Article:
There is no point in Huawei googling it as the answer is the problem.
For China’s high-tech juggernaut, finding a long-term fix to a nearly US$1-trillion conundrum will be crucial to its operational model.
In the first five months of 2019, the poster child of the “Made in China 2025” program sold 100 million smartphones. Last year, it shifted 206 million handsets and raked in $52.5 billion in revenue with nearly half shipped to overseas markets.
But that was before it was placed on a blacklist in the United States after being branded a “national security threat,” stripping the group of Google software and services.
“We can continue to use the Android platform since it is open-source,” Joy Tan, the head of media relations at Huawei, told the Financial Times last week. “But we cannot use the services that help apps run on it.”
Google has the app market sewn up tighter than its global search business. Without it, the Shenzhen-based company has nothing more than a high-priced telephone for foreign customers.
Since May, Huawei has been trying to seal the cracks after being blocked from access to its American suppliers. While it has filled the semiconductor, or chip, shortfall with domestic shipments, there is literally nothing the privately-owned firm can do in the short-term about the Google dilemma.
“The company is facing a live-or-die moment,” Ren Zhengfei, the founder of the business and a former People’s Liberation Army officer, said in a memo, during the summer.
“If you cannot do the job, then make way for our tank to roll … And if you want to come on the battlefield, you can tie a rope around the ‘tank’ to pull it along, everyone needs this sort of determination,” he added, underscoring the military metaphors.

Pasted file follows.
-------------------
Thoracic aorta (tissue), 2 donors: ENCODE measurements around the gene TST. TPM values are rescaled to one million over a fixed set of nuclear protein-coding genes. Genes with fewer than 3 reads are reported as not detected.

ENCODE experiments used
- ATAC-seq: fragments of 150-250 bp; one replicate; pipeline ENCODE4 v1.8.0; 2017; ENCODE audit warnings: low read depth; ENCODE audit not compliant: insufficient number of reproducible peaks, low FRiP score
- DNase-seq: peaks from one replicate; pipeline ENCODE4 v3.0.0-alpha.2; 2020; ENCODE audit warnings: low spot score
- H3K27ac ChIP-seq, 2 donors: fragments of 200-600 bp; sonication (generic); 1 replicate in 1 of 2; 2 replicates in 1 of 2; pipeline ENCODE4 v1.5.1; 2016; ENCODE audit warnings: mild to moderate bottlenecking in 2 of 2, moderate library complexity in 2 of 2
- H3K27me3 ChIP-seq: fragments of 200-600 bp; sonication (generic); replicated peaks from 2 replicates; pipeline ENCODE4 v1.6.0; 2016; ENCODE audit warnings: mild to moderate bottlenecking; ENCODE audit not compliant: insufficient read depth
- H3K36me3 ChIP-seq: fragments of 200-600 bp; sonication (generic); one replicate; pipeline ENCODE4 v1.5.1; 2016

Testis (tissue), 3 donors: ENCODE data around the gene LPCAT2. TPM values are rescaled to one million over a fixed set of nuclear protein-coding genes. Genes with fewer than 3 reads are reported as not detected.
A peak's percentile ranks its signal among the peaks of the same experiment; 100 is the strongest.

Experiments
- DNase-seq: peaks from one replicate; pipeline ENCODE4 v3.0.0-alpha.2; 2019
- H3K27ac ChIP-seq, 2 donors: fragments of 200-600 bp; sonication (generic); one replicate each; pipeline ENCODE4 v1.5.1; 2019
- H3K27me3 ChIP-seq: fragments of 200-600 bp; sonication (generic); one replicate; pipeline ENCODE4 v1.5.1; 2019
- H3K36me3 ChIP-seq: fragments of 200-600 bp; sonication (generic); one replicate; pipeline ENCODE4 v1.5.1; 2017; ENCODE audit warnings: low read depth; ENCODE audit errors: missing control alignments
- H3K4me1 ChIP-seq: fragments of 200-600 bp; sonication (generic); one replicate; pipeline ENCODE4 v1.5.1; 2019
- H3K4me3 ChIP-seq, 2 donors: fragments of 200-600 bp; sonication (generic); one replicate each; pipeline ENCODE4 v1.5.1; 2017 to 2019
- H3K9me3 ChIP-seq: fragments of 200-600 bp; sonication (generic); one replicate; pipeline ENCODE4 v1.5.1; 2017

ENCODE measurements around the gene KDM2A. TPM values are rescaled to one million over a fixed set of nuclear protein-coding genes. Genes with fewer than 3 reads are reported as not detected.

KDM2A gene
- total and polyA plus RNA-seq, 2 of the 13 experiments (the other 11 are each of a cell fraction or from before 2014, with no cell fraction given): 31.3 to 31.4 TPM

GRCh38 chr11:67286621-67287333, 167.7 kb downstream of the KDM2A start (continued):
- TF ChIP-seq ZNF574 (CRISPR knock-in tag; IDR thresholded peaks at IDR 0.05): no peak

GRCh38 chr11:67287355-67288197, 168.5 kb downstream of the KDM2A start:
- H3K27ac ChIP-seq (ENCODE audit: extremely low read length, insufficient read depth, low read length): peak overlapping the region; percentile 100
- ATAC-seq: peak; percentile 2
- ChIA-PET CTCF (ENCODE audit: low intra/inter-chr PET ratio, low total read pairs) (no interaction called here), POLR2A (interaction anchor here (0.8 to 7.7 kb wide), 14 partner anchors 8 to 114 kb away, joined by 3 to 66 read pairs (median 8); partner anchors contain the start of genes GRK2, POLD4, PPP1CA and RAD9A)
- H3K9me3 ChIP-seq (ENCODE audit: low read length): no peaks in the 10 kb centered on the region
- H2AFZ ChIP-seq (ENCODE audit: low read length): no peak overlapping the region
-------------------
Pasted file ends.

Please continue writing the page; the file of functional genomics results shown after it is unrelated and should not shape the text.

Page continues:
Beijing is committed to winning the race by investing billions of state-backed dollars into technology and science research. Private funding is also immense.
For the first nine months of 2019, spending jumped 10.6% compared to the same period 12 months ago, the National Bureau of Statistics reported on Thursday.
Last year, China’s overall funding for research and development surged by 11.8% year-on-year to 1.97 trillion yuan ($275 billion). Significantly, that was the third consecutive double-digit annual rise and at the forefront was technology.
In March, a government study revealed that Beijing would increase science and technology spending by 13% to 354.3 billion yuan ($52.88 billion) in 2019, despite the economy showing signs of stress.
Nothing, it appears, will derail the “MiC 2025” project and the plan for at least 70% of related high-tech materials and products, such as semiconductors, to be made domestically by 2030.
“‘Made in China 2025,’ seeks to make China dominant in global high-tech manufacturing. The program aims to use government subsidies, mobilize state-owned enterprises, and pursue intellectual property acquisition to catch up with – and then surpass – Western technological prowess in advanced industries,” James McBride and Andrew Chatzky, of the New York-based think tank, the Council on Foreign Relations, said in a report earlier this year.
Enter Huawei again, and its role as the worldwide leader in 5G infrastructure.
More than 20 times quicker than existing 4G, these ultra-fast networks will power ‘smart’ manufacturing and the AI-linked factories of the future, as well as the Internet of Things.
“The leader of 5G stands to gain hundreds of billions of dollars in revenue over the next decade, with widespread job creation across the wireless technology sector,” the Defense Innovation Board, a group of American business leaders and academics, stated in a 2019 study for the US Department of Defense.
“The country that owns 5G will own many of these innovations and set the standards for the rest of the world. That country is not likely to be the United States [as] China has taken the lead in 5G development through a series of aggressive investment[s],” the report, co-authored by Milo Medin, the vice-president of wireless services at Google, added.
Now, you can google that.